Why Borussia Dortmund's Players Were Right To Confront Angry Fans

Players and fans need to talk more often. I’ve always thought that. Not on social media necessarily, where it’s too easy to behave like a lunatic, but face to face like men. 

That’s why the sight of Borussia Dortmund keeper Roman Weidenfeller mounting a stadium fence to have it out with his own fans last night put a smile on my face. Good on him, I thought.

Mats Hummels deserves credit for having the backbone to converse through the metal barriers too. It couldn’t have been easy to hear their wrath in the wake of a home defeat that sent them to the bottom of the Bundesliga table. 

I’ll level with you; the default reaction of most professional footballers to boos from their own support is scarper to the dressing room as quickly as they can, cursing the idiocy of it under their breath. It all seems so long ago now, but I’m sure I did it myself. 

Wayne Rooney famously unleashed his thoughts out loud in front of a camera and microphone at the 2010 World Cup of course, but his attitude wasn’t unusual. Footballers naturally go on the defensive, the moment they’re criticized. 

The more I think about it, the more I believe that’s silly. If fans and players share the same common goal (which they really should) it makes little sense for one side to completely ignore the conversation. In theory it should benefit the players and staff to hear sensible views from the paying customers. 

Some managers I worked with became so fixated by things going on inside the club, that they couldn’t always see the wider picture. Talks with supporters can be educational in that regard. It could spark fresh ideas. 

Supporters also love the chance to learn more about what’s going on at their club, and what the players are really like, outside of the bland press conference platitudes they’re forced to feed off. The arrangement of an open forum would undoubtedly bring them closer to the team. 

Imagining myself as a young player now, I probably wouldn’t fancy spending a couple of hours in a room full of fans that were dying to get things off their chest, but what harm could be done really?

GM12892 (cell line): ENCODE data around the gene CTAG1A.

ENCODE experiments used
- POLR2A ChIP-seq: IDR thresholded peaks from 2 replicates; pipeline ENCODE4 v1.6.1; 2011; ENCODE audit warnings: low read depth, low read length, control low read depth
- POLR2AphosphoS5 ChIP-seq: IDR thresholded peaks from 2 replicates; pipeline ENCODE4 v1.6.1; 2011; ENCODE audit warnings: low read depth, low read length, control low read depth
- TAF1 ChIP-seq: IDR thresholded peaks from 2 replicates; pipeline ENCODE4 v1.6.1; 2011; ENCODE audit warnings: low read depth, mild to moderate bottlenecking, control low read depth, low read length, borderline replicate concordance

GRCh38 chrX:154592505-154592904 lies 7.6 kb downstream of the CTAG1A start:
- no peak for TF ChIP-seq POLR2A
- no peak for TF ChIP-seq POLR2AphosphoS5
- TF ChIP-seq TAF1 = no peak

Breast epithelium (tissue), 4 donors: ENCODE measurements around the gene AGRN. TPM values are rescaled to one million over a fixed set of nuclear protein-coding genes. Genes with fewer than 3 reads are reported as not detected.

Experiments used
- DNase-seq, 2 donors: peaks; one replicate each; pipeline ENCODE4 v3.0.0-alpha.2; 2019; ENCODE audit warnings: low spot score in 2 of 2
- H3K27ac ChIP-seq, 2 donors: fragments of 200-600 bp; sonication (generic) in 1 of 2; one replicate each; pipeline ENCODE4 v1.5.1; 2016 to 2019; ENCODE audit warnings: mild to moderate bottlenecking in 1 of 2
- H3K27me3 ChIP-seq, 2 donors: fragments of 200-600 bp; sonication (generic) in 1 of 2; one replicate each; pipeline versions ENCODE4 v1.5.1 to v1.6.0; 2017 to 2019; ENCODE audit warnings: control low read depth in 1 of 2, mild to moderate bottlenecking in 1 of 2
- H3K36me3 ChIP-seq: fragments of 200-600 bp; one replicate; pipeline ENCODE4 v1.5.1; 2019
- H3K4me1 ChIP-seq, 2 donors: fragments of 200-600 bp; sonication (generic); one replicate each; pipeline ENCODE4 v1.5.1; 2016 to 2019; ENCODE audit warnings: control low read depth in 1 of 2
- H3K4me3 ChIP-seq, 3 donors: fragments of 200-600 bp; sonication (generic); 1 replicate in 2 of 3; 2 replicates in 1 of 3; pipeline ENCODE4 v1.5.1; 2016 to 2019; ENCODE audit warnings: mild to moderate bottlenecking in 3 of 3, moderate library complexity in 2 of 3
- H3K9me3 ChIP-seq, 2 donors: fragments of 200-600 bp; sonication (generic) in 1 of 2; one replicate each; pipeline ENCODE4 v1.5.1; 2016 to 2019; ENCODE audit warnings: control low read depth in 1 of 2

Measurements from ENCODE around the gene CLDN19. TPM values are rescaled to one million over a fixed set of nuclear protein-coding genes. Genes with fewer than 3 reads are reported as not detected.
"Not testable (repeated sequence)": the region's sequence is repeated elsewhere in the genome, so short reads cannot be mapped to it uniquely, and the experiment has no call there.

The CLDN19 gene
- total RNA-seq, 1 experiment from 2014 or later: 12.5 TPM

If one or two voiced negative opinions about me, or called for the boss to sign somebody else in my position, the correct attitude would be to take it in the right way and learn from it. Burying your head in the sand and ignoring what people think, is a counter-productive approach.

These meetings could a form of appraisal. Whether they decide to act on the opinions they hear; that’s down to them. 

From my experience, fans are always more circumspect and respectful in the flesh anyway. In the Conference I’d pop into the Supporter’s Bar after a lot of games and sometimes end up chatting to fans, as did most players, and I quite enjoyed it. If you’d played badly it could be a little awkward, but never did I see a player and supporter get irate with one another in conversation. I actually found it useful to hear what they thought about the football we were producing. 

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I know the Premier League’s millionaires can’t pop down the pub for a pint and a natter, but why not arrange quarterly events with a section of the club’s support? Managers are forced to attend fans’ forums from time to time, so why not some or all of the players too - if only to listen. 

Last weekend Plymouth Argyle allowed their supporters to come up with a team talk. Whether John Sheridan delivered the Green Army’s ‘crowd-sourced’ pre-match message in the Churchillian way in which they intended it, we don’t know (and they did get beaten), but I thought it was a terrific idea nonetheless. 

The distance between footballers and fans needs shrinking. Forget the trolls (they’ll never disappear completely) but real supporters have a lot of sensible ideas, and I think clubs and players are missing a trick by closing their ears to it. 

In a funny kind of way, I hope Borussia Dortmund have started a trend. 

Will Dortmund be relegated? Bet now